Let me start with the Singleton: it's a valid pattern for specific cases. For the other 99% cases there are better ways. Simply put, the Singleton became an anti pattern because people misused it.
Enter the Unit Of Work (UoW), a quite trendy pattern these days. Go read again M. Fowler's description . Notice an interesting word there: database. The UoW is a persistence related pattern. It doesn't care about your Domain, it cares only about the database. And yet, you have this extremely harmful tutorial lying around.A lot of people learn from it, because it's from Microsoft. They learn the wrong way to use both the Repository and UoW. Nevermind that the business logic (as thin as it is) is shoved directly in the controllers. The point is that people learn that they should have a UoW class and they can use that in the BL. Yes, they can use an abstraction, that's not the issue, the problem is that the BL is tightly coupled to an infrastructural concern like UoW. Does the UoW has a Business/Domain meaning? I bet that in 99.99% of cases it doesn't. It's a technical thing, worse, it's a persistence detail that has no place in the BL, yet a lot of people are coupling their BL services to the UoW. At most, the BL knows about the Repository because it's defined in that layer. But UoW makes no sense, it's a persistence pattern. It's great when you're developing an ORM, but that's it. The Domain/BL should never know about a UoW.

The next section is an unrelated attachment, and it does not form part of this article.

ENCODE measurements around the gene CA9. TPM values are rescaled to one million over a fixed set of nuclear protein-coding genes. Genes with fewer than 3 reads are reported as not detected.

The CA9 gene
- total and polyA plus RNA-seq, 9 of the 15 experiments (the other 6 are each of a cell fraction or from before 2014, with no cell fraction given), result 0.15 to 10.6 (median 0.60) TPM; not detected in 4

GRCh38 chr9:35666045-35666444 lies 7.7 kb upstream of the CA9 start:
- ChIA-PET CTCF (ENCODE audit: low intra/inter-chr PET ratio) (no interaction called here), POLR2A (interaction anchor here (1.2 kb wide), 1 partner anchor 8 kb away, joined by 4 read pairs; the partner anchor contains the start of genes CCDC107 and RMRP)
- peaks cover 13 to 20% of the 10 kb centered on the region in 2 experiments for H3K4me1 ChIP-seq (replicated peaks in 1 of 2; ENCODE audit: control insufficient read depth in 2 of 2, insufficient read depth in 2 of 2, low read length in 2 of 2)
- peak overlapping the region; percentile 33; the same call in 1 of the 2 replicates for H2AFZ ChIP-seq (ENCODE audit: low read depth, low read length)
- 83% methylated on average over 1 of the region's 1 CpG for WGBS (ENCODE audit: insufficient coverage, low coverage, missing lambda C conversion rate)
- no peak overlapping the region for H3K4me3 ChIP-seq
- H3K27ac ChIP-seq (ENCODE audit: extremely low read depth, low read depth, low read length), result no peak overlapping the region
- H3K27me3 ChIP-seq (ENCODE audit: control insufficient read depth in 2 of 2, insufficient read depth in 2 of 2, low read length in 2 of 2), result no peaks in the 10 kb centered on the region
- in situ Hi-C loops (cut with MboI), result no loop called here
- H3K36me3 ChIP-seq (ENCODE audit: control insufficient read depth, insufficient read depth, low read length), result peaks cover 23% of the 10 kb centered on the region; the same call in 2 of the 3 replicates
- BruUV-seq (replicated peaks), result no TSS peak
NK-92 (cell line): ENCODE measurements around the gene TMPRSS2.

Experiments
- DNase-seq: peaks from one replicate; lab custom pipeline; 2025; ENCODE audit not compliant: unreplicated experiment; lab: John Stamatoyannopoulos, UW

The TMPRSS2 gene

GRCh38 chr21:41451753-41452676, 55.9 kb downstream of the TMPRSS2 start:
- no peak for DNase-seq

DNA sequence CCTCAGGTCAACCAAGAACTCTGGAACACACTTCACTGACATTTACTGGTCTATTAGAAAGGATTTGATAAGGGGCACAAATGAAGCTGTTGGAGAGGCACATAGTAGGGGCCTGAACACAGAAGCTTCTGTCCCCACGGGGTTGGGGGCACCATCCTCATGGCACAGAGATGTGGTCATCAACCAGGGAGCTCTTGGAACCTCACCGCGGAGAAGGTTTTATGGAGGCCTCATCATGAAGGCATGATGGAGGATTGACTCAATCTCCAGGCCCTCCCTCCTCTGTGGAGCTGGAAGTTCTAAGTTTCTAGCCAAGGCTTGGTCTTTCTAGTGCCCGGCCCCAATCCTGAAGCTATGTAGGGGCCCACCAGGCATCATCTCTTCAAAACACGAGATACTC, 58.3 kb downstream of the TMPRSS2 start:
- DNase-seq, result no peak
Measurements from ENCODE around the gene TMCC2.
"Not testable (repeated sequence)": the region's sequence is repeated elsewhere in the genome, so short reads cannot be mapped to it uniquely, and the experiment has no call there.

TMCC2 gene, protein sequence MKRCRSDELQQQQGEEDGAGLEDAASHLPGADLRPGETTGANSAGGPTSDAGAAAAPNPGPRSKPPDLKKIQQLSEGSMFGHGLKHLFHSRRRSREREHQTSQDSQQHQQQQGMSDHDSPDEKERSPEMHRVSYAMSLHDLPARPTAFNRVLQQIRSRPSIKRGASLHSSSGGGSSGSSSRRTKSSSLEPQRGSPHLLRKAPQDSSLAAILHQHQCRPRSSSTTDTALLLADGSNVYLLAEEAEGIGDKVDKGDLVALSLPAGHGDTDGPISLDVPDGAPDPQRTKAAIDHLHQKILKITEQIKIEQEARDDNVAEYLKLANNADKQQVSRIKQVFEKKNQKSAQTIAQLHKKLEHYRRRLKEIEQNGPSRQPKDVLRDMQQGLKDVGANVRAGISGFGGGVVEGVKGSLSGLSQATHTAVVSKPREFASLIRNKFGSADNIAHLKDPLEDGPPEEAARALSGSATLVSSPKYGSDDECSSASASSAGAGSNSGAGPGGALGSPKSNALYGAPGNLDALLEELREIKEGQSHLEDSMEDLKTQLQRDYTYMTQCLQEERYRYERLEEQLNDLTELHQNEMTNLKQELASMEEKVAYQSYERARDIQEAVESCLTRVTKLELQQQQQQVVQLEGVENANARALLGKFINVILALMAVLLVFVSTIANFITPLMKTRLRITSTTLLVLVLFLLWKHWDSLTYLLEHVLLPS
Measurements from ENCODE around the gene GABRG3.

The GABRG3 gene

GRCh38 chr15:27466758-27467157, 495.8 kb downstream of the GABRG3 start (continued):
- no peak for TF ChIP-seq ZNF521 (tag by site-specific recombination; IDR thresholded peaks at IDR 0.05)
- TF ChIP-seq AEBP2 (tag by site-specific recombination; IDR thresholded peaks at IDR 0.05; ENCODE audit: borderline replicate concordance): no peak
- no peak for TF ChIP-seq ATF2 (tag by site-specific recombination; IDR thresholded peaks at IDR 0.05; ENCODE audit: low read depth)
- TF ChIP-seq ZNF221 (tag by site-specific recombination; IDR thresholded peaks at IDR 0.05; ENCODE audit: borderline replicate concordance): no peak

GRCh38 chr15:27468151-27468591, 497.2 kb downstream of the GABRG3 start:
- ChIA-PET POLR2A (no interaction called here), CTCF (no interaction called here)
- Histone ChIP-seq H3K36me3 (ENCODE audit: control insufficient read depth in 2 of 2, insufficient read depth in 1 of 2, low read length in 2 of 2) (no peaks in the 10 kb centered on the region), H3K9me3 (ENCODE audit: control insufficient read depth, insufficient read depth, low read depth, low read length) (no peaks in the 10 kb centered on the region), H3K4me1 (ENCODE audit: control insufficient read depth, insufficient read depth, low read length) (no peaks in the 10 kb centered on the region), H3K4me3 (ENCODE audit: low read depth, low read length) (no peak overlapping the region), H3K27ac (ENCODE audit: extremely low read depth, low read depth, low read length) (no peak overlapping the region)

A little secret you might not be aware of is that when modelling a Domain or designing the Business Layer you should not think as a programmer. A programmer thinks algorithms and that's bad for your design. You need to think like an architect i.e to organize things. You need to think in domain concepts, using domain language. You don't write code, you're expressing the domain using code. And a business transaction is not really a UoW nor a db transaction.
Think about this real life scenario: you order something from Amazon. They misspelled your address, the product goes to another person. What happens then? If you think like a programmer, you'll say "Well, it's part of transaction so let's roll it back". How does that translate in the real world? Well, the package goes back to Amazon, they refund your money and ask you nicely to place that order again. Do you see that happening? No? Why not? Because it's stupid!
Delivering the product at a wrong address is a mistake, an error, but the business transaction is not rolledback. The mistake is corrected and the product goes to your address. And be sure that some heads will roll, because that mistake costs Amazon money. Business always deal with failure, it's not the end of the world, it's a common business scenario. It's annoying and you don't want it to happen often, but that's it. There's no rollback in the business world, that's a technical term and in fairness it should remain at the db level.
While DDD doesn't say much abut how you should implement your persistence, it does say an important thing: your repositories should work only with Aggregate Roots. That's because the AR ensures the aggregate consistency. The repo always persists the whole AR not just parts of it. Persisting may mean partial updates of the db model, but that's a technical persistence detail. A repository might unknowingly use a UoW implementation, but it's not a part of a UoW. The repo responsibility is to save the specified AR, it isn't its concern to care about other ARs that might be or not involved.